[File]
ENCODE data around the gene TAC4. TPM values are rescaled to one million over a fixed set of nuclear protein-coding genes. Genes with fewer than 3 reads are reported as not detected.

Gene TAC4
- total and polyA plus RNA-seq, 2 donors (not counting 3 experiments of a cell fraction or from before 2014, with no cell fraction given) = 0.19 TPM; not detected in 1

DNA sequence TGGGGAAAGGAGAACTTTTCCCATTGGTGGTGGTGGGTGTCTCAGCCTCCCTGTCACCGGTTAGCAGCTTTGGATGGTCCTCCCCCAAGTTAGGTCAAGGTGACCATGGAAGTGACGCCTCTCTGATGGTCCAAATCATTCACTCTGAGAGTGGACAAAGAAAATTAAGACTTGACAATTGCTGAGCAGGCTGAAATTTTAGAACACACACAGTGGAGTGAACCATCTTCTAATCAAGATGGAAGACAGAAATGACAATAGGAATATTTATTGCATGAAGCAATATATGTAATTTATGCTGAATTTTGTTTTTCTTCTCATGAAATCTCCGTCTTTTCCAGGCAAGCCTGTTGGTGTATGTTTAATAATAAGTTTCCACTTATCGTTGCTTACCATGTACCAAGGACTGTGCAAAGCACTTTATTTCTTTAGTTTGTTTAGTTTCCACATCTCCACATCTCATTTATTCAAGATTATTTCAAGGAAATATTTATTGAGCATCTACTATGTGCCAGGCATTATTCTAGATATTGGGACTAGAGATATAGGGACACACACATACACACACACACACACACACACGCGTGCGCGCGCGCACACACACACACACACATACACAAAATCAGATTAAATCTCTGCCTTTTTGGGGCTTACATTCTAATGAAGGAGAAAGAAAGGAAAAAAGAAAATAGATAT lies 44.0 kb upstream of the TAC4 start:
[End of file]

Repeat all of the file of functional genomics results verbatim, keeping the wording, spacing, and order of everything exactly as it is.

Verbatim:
ENCODE data around the gene TAC4. TPM values are rescaled to one million over a fixed set of nuclear protein-coding genes. Genes with fewer than 3 reads are reported as not detected.

Gene TAC4
- total and polyA plus RNA-seq, 2 donors (not counting 3 experiments of a cell fraction or from before 2014, with no cell fraction given) = 0.19 TPM; not detected in 1

DNA sequence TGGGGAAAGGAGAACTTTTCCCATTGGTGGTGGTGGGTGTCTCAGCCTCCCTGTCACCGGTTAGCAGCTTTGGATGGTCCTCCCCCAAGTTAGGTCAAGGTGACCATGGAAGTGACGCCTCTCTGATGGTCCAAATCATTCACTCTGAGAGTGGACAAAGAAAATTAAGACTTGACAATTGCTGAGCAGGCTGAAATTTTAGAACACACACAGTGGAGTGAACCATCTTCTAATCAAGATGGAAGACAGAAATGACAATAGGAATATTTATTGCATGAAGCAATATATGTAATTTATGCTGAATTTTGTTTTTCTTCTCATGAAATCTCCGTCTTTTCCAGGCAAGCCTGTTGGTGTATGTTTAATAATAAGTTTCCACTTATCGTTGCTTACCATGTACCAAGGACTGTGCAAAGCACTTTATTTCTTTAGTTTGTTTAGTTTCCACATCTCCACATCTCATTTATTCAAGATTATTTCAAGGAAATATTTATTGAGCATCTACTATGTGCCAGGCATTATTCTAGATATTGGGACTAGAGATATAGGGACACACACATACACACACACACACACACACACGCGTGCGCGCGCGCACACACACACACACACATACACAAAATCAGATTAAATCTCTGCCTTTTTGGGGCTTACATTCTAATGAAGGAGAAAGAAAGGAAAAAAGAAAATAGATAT lies 44.0 kb upstream of the TAC4 start: